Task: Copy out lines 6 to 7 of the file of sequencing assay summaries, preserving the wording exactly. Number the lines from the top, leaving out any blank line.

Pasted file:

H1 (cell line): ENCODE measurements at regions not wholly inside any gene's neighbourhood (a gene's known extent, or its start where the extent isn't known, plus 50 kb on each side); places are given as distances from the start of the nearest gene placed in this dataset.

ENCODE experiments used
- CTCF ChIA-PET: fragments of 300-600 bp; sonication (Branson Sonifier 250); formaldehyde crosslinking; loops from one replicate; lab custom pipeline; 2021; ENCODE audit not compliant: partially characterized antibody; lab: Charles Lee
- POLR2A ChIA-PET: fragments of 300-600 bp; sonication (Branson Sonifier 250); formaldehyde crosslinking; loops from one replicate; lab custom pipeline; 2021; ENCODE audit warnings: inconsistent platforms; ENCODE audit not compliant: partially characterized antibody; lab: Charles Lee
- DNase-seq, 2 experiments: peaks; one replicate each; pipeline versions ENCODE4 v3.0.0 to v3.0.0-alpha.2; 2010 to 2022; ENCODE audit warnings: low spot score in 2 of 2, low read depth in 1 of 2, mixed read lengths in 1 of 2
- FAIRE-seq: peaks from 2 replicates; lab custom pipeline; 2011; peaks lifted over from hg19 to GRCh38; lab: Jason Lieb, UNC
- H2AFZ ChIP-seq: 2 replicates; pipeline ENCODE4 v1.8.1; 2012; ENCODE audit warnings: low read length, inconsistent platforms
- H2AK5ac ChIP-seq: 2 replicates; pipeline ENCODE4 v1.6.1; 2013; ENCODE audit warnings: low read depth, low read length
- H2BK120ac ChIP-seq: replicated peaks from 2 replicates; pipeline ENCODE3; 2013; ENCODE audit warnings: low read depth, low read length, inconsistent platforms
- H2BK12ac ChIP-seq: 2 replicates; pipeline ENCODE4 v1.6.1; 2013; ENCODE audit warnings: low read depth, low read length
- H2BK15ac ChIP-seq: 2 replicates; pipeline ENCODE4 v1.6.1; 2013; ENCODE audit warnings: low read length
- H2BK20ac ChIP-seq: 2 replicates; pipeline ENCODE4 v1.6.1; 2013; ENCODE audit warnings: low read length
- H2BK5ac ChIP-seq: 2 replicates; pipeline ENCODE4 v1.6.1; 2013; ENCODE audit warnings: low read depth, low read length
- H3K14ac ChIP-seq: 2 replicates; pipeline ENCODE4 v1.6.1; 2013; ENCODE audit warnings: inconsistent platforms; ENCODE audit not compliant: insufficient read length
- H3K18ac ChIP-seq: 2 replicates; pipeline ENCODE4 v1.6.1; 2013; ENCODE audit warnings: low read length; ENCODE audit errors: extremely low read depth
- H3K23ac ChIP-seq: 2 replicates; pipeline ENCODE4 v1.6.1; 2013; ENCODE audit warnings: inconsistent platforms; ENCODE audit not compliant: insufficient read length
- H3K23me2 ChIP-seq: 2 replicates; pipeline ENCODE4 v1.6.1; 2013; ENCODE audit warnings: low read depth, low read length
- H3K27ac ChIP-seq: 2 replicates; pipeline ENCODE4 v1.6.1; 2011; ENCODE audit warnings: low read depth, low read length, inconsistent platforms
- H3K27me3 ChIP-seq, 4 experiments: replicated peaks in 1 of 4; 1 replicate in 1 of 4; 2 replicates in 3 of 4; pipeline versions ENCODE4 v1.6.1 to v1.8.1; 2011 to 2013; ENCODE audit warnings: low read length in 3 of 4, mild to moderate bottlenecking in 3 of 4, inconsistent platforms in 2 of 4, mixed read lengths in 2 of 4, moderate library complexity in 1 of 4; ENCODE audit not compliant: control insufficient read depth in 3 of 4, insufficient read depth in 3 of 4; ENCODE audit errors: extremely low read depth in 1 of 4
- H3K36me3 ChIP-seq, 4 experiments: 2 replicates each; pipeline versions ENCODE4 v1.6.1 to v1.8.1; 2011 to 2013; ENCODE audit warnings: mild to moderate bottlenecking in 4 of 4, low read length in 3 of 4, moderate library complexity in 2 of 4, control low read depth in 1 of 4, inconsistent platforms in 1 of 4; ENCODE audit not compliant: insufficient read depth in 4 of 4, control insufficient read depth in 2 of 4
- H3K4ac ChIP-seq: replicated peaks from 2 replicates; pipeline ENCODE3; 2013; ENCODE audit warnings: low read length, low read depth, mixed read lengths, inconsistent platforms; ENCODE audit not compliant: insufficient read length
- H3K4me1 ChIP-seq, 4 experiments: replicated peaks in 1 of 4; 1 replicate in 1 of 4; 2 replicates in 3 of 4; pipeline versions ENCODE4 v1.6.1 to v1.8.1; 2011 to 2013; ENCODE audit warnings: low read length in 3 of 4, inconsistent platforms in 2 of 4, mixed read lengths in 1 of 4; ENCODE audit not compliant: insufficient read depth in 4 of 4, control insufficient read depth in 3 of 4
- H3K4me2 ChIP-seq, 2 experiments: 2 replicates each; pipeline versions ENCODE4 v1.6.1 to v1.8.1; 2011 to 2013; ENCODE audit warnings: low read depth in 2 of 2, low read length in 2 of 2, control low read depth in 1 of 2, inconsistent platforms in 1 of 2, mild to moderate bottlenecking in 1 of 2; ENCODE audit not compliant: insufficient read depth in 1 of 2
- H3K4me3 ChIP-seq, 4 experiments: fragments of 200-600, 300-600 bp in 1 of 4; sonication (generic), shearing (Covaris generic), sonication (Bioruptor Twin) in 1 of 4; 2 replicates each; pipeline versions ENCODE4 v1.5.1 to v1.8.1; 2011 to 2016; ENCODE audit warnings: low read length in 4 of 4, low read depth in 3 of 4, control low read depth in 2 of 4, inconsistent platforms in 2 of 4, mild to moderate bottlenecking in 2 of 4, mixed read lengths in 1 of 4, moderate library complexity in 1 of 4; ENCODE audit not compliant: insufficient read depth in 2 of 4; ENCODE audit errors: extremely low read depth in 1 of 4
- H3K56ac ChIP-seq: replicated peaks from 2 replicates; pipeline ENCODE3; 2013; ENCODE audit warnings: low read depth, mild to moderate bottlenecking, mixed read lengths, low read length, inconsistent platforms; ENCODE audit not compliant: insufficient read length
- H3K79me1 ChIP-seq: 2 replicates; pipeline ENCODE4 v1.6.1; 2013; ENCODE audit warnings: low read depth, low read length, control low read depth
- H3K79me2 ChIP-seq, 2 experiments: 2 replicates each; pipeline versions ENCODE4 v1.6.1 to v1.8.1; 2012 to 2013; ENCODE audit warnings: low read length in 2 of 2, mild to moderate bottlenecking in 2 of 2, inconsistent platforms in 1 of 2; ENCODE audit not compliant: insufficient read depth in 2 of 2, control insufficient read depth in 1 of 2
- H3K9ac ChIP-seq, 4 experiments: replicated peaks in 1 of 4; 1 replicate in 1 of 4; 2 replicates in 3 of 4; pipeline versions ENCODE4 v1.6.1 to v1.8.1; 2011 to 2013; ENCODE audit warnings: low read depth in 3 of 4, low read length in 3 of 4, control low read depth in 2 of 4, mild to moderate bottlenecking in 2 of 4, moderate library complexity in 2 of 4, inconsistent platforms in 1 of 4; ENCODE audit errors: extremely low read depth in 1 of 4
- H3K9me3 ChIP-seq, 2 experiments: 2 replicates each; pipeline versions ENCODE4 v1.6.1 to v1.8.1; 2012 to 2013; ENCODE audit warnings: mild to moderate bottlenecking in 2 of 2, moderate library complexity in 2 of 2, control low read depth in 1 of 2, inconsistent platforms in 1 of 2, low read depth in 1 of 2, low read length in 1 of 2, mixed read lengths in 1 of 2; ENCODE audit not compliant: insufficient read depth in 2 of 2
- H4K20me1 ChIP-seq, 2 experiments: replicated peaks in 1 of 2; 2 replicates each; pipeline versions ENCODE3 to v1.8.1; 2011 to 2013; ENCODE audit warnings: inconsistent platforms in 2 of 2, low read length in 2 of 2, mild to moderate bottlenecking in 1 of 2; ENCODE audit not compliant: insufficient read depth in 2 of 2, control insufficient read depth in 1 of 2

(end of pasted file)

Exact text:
- FAIRE-seq: peaks from 2 replicates; lab custom pipeline; 2011; peaks lifted over from hg19 to GRCh38; lab: Jason Lieb, UNC
- H2AFZ ChIP-seq: 2 replicates; pipeline ENCODE4 v1.8.1; 2012; ENCODE audit warnings: low read length, inconsistent platforms